By Bill Walsh
MYTH: Style uber alles! Style is what it is. It doesn't trump common sense. One big f'rinstance: Most stylebooks call for President Bush on first reference. Fine. But if the first reference happens to be in a quote, and some poor sap happens to call him Bush, please, please, please leave it Bush. None of this (President) Bush crap. People know who Bush is. Or maybe Raleigh or Columbus or one of umpteen other cities that didn't quite make the AP dateline list appears in a caption. Let it go. If Columbus, Ohio, is in the story, it can be plain old Columbus in the caption.
MYTH: Never split an infinitive. As the story has it, the myth comes from devotees of Latin, a language in which infinitives are single words and therefore couldn't be split no matter how hard you tried. In English, the most natural place for a modifier is directly before the word it modifies. So we have "To boldly go where no man has gone before," to cite a popular example. Some say splitting infinitives is fine but should be avoided when possible. I say that's fine if your audience is made up of constipated old biddies; otherwise, you should do what sounds best, and placing a modifier between to and its verb usually sounds best.
MYTH: Never end a sentence with a preposition. Winston Churchill allegedly said, "That is the kind of nonsense up with which I will not put," or something like that. It's not unusual that a sentence-ending preposition does sound funny. The company of which he was the president is probably better than the company he was president of. But the "rule" isn't a rule. If Dance with the partner you came with sounds better than Dance with the partner with whom you came, then that's what you should write.
MYTH: Never begin a sentence with a conjunction. And why is that a rule? It isn't. The device can be overused, sure. But it should not be banned.
MYTH: Do not use contractions. Some contractions are more awkward than others, and some stories are better suited to informality than others, but there's no reason to insist that every it's in every story be changed to it is. When I see copy editors stiffen up a story that way, I'm tempted to change the byline identifier to Washington Post Staff Robot.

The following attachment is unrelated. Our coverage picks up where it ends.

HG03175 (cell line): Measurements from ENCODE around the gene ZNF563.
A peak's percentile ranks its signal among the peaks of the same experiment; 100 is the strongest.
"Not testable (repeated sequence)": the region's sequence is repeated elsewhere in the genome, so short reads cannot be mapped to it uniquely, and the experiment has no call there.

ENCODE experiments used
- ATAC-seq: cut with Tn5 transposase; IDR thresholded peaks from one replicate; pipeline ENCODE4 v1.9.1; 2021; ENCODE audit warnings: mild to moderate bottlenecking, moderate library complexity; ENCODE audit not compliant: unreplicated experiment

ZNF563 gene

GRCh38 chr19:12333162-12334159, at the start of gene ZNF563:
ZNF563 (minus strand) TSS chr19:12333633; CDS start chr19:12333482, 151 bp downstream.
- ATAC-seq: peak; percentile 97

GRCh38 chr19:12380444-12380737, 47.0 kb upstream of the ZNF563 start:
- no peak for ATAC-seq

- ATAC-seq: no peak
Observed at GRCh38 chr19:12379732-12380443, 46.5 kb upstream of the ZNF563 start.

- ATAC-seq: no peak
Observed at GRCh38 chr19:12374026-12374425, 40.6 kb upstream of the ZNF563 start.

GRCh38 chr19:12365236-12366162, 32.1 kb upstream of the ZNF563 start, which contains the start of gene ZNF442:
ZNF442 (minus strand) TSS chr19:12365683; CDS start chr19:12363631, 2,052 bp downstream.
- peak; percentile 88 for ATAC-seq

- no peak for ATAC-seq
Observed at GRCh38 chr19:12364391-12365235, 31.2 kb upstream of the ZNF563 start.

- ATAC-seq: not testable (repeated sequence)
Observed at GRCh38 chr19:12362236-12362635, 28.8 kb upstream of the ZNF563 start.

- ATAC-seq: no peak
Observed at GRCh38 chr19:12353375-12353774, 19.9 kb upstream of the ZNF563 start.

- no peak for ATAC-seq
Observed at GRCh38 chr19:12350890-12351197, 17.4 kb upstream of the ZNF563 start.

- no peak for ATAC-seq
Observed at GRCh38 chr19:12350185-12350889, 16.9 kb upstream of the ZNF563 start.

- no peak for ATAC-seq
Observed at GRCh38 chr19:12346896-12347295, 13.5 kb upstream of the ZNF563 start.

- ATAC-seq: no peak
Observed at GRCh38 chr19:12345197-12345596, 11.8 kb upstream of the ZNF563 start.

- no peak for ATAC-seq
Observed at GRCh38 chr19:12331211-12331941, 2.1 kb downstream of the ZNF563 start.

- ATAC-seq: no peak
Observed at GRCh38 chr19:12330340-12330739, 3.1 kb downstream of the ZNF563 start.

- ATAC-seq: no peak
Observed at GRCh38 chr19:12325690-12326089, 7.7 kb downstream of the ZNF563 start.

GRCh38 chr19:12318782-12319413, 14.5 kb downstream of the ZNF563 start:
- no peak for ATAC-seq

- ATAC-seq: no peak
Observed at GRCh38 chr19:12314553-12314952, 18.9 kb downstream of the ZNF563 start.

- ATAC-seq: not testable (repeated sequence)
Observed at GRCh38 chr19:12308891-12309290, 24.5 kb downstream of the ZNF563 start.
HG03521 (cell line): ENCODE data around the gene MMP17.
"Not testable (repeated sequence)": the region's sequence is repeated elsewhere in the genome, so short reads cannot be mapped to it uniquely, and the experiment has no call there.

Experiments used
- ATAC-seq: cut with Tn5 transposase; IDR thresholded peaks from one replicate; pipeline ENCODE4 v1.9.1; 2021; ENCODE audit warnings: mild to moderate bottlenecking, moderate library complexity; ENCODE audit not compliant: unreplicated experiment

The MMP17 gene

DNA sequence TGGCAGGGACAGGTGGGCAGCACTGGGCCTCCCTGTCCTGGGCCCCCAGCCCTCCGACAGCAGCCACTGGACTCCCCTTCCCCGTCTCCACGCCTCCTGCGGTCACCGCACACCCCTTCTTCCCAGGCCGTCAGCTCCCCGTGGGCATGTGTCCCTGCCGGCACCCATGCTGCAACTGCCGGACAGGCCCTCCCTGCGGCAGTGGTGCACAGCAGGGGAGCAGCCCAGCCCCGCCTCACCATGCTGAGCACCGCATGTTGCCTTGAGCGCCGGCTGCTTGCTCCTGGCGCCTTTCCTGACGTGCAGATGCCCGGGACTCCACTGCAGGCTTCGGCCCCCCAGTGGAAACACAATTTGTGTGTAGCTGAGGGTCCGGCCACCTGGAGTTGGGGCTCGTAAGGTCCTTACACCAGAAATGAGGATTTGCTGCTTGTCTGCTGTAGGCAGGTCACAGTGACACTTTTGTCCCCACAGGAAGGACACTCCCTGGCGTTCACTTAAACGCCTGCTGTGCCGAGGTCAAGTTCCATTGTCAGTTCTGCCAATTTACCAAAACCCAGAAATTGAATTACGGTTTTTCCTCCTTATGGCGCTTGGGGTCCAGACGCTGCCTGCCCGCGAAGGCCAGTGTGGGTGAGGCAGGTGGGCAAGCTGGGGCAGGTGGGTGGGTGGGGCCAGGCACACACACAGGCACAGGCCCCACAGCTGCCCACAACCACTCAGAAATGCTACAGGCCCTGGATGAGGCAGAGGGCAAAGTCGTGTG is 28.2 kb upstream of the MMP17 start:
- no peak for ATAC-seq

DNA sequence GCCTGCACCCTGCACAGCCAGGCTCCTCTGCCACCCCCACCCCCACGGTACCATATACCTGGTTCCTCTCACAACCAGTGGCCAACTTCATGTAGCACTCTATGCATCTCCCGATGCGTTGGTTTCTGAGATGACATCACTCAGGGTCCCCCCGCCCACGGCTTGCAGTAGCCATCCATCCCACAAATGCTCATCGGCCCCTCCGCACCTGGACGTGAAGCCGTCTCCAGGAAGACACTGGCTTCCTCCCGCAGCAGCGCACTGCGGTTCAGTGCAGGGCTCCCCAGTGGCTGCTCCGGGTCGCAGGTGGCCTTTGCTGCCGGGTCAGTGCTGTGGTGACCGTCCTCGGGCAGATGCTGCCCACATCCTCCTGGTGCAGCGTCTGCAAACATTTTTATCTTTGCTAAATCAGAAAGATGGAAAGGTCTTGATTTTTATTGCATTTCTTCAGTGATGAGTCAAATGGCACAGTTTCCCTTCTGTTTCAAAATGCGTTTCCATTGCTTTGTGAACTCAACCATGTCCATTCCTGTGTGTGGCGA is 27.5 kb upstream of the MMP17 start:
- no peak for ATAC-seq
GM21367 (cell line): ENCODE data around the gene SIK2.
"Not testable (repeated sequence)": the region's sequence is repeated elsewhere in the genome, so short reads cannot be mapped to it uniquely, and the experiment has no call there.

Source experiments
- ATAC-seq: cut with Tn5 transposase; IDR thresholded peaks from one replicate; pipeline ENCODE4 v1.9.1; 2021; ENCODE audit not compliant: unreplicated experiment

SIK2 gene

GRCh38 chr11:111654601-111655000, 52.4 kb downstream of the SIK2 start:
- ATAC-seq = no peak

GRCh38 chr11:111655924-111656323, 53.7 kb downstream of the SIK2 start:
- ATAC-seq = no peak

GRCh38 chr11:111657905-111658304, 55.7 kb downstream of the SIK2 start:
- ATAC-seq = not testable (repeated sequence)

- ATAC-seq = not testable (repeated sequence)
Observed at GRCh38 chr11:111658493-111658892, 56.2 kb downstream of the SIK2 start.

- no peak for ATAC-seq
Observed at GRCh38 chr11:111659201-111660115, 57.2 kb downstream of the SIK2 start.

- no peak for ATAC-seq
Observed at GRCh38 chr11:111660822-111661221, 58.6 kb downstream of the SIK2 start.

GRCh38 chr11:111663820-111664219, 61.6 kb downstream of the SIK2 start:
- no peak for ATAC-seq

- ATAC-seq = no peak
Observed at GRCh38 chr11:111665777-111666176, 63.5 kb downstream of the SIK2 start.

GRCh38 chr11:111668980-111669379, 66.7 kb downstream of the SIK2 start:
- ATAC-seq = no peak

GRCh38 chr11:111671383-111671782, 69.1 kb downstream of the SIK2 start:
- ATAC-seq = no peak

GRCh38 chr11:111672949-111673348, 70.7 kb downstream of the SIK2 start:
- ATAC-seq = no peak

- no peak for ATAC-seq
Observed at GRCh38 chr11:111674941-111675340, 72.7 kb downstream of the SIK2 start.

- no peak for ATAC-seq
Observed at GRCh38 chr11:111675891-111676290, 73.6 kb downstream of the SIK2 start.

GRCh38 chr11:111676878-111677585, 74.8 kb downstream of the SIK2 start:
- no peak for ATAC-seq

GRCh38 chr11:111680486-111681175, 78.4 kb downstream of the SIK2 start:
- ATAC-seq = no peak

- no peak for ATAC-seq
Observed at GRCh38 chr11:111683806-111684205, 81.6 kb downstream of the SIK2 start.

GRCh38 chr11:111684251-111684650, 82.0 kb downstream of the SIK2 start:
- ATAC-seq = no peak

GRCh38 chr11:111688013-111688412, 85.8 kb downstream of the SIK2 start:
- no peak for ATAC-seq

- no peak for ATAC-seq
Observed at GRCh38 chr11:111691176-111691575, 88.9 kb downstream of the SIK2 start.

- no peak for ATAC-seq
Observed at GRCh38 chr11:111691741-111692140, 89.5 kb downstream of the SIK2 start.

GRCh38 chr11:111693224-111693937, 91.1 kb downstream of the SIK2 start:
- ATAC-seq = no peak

MYTH: Never use the passive voice. It's easy to find silly examples of passive voice. Mistakes were made comes to mind. But sometimes - often - the object of an action is much more important than the actor. The winning Powerball numbers will be announced tonight. (Who cares who's doing the announcing?) Three city officials were arrested Friday. (I can wait a couple of sentences to learn the oh-so-vital detail of which police force was doing the arresting.) I wasn't born yesterday. (And, sorry, but I don't remember the name of the doctor who brought me into this world. I was young at the time.)
MYTH: Always write in complete sentences. You might wince at the use of fragments as a literary device, but it can be done well. Really.
MYTH: Never write in the first person. This writer thinks that's hogwash. This writer? Ugh. There are good reasons to keep the writer at a distance. If the writer should be part of the story, however, it's usually best to simply use I.
MYTH: Got is a dirty word. Often, there are more elegant ways of saying what you mean. But don't let yourself be so consumed with hatred for this workhorse of a word that you reflexively reach for longer words: Kerry received 38 percent of the vote in Iowa? Fine, but I don't think it's worth the extra ink and paper compared with Kerry got 38 percent of the vote in Iowa.
MYTH: Fast and slow cannot be used as adverbs. Quickly has its place, but it shouldn't be an automatic search-and-replace substitute for fast. Maybe I want to finish the meeting quickly so I can get home and watch "Newlyweds: Nick and Jessica," but when I get in my car to make that happen, I drive fast. (Nobody drives "quickly.")
MYTH: Over and under refer only to physical relationships. Nonsense. I'm under 50, and sometimes I drive over 55 mph.
MYTH: Fewer cannot be used with countable things. Well, there's countable and then there's countable. Measurements such as age and money, for example, often don't translate to discrete units. You probably make less than $1 million a year, and you hope you don't have less than six months to live.
MYTH: Between can be used only when just two items are involved. On the beach you feel the sand between your toes, even if you have four or five of them. You might travel between three continents; to travel among sounds silly.
MYTH: Always different from; never different than. Sometimes the than idiom is the only way different can work. Ali is different now than he was when he was the champion – there's no reason to muck up that sentence by making it "different now from the way he was when he was the champion."
MYTH: Never use a hyphen after a word ending in -ly. That guideline applies only to adverbs ending in those letters, so family-run business is fine. And beware of adjectives that take the -ly suffix: Manly and likely, among others, are not adverbs.
And then there are some gray areas . . .
You will be ostracized by your colleagues, deluged with letters to the editor and quite possibly forced out of the industry if you follow my advice (explicit or implied) on some of these points, but, as Dirty Harry once said, you have to ask yourself, punk:
To Learn More . . .
Bill Walsh is a renowned copyeditor for The Washington Post. You'll find elaboration on these points and more in his new book, "The Elephants of Style." It's available wherever fine books are sold, and you'll find links to the www.amazon.com and barnesandnoble.com ordering pages at his website, The Slot (www.theslot.com).